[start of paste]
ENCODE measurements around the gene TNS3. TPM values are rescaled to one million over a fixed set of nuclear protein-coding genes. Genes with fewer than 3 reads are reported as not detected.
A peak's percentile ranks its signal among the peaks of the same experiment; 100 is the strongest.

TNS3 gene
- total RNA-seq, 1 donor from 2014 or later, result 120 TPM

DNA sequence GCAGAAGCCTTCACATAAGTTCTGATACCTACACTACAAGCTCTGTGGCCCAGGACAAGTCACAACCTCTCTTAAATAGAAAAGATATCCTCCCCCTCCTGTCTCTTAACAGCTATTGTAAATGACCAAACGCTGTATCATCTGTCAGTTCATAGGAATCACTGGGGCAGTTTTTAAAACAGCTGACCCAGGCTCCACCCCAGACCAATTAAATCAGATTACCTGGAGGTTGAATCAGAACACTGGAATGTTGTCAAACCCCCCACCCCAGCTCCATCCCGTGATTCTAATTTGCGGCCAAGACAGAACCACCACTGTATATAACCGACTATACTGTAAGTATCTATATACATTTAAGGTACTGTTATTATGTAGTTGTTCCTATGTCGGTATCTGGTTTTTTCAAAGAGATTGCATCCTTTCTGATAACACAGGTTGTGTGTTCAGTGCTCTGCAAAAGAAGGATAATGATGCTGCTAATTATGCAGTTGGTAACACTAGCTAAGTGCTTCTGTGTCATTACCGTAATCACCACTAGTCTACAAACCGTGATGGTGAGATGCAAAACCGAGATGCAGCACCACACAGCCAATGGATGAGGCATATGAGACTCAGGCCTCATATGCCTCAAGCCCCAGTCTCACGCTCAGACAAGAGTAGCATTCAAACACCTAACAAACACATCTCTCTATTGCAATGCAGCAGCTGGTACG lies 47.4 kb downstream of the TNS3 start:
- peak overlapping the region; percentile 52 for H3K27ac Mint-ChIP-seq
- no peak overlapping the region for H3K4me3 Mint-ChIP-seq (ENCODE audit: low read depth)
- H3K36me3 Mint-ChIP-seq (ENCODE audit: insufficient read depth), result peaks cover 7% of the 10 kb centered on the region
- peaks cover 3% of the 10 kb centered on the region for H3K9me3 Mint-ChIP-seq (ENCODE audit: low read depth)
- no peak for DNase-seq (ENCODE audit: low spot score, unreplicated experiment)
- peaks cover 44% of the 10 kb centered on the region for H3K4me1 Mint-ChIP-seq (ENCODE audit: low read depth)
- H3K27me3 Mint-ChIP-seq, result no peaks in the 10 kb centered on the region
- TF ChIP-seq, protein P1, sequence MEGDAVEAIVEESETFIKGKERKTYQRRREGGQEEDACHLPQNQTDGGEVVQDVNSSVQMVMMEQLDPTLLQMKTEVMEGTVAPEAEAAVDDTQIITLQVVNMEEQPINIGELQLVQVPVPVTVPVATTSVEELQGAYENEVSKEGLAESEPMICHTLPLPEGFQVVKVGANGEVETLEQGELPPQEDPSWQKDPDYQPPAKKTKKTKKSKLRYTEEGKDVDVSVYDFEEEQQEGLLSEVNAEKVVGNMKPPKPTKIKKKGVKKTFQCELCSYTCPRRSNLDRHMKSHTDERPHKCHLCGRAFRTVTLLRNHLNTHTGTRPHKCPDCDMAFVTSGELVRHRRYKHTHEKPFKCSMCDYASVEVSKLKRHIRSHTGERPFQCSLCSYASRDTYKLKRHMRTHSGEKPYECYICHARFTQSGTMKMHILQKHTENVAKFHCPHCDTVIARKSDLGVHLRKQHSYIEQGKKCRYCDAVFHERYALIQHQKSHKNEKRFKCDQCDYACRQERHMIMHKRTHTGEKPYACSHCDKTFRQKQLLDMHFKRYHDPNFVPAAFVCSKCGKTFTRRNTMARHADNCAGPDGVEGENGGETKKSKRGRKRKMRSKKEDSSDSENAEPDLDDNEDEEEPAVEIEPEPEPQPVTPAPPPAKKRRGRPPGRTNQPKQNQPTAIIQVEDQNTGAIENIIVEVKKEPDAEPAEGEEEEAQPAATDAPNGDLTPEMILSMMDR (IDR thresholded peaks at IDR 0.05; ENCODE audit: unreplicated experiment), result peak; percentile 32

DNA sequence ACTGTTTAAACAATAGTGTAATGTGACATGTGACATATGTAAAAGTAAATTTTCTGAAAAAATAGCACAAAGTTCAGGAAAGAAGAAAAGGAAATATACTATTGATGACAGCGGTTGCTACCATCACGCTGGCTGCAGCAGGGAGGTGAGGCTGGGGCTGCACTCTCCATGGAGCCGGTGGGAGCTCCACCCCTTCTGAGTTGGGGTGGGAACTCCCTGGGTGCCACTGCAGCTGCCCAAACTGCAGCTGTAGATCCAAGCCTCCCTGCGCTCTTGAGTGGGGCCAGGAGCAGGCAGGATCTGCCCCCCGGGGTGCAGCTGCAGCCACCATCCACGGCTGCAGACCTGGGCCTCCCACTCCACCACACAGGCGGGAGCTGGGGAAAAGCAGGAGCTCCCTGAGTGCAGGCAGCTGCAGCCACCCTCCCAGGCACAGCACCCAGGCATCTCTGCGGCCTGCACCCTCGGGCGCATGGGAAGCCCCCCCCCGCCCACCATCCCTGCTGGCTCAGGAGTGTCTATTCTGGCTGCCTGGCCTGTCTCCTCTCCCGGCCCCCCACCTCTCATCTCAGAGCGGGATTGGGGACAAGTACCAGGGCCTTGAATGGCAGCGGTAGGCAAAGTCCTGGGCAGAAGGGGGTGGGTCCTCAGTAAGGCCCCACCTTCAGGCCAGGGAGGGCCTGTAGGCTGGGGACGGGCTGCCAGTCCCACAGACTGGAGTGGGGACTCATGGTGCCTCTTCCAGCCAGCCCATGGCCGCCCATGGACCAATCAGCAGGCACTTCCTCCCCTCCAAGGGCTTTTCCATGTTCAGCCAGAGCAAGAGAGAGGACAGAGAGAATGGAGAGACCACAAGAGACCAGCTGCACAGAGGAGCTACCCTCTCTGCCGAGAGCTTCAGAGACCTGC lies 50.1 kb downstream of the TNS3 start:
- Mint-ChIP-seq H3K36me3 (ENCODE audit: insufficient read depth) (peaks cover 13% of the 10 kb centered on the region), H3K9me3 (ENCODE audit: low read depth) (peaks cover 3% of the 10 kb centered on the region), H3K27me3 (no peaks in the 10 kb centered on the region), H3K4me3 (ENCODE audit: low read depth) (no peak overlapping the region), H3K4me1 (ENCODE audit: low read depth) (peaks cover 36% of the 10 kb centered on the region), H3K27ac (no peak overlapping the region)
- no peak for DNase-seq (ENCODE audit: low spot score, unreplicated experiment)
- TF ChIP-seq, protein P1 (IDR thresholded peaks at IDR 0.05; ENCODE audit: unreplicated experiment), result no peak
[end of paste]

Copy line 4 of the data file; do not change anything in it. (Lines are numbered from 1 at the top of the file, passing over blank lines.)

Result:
- total RNA-seq, 1 donor from 2014 or later, result 120 TPM